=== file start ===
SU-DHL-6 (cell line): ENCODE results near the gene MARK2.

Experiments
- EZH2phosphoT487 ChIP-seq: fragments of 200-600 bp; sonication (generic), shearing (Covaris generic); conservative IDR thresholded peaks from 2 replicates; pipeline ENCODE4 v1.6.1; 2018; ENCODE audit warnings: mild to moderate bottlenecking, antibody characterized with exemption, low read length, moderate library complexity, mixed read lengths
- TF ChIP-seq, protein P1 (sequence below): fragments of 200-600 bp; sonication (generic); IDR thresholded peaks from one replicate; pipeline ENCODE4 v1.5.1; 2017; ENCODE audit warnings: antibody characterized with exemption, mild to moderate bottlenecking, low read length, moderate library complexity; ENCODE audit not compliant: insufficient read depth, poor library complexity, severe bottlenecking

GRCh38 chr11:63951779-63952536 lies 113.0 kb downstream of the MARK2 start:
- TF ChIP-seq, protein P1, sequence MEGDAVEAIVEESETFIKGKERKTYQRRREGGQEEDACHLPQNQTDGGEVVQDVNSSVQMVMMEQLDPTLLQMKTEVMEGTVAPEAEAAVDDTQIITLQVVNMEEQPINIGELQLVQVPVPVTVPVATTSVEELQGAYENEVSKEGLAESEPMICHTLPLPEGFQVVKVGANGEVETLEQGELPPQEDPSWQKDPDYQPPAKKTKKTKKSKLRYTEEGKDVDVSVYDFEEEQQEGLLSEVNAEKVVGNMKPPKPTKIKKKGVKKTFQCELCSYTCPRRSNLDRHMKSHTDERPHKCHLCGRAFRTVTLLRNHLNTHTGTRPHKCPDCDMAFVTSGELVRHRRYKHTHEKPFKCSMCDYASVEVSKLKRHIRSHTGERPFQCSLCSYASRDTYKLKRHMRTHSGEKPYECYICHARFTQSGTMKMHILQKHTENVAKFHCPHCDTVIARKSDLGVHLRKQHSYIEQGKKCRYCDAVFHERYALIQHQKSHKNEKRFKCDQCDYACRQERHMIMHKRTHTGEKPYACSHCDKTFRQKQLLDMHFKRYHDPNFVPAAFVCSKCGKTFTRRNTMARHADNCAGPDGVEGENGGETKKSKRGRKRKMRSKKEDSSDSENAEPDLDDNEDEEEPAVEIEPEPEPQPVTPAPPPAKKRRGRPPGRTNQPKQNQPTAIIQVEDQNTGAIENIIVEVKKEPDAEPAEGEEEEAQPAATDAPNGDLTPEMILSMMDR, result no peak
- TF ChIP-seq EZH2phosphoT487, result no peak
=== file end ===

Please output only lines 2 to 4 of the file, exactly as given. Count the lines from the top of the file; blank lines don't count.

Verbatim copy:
Experiments
- EZH2phosphoT487 ChIP-seq: fragments of 200-600 bp; sonication (generic), shearing (Covaris generic); conservative IDR thresholded peaks from 2 replicates; pipeline ENCODE4 v1.6.1; 2018; ENCODE audit warnings: mild to moderate bottlenecking, antibody characterized with exemption, low read length, moderate library complexity, mixed read lengths
- TF ChIP-seq, protein P1 (sequence below): fragments of 200-600 bp; sonication (generic); IDR thresholded peaks from one replicate; pipeline ENCODE4 v1.5.1; 2017; ENCODE audit warnings: antibody characterized with exemption, mild to moderate bottlenecking, low read length, moderate library complexity; ENCODE audit not compliant: insufficient read depth, poor library complexity, severe bottlenecking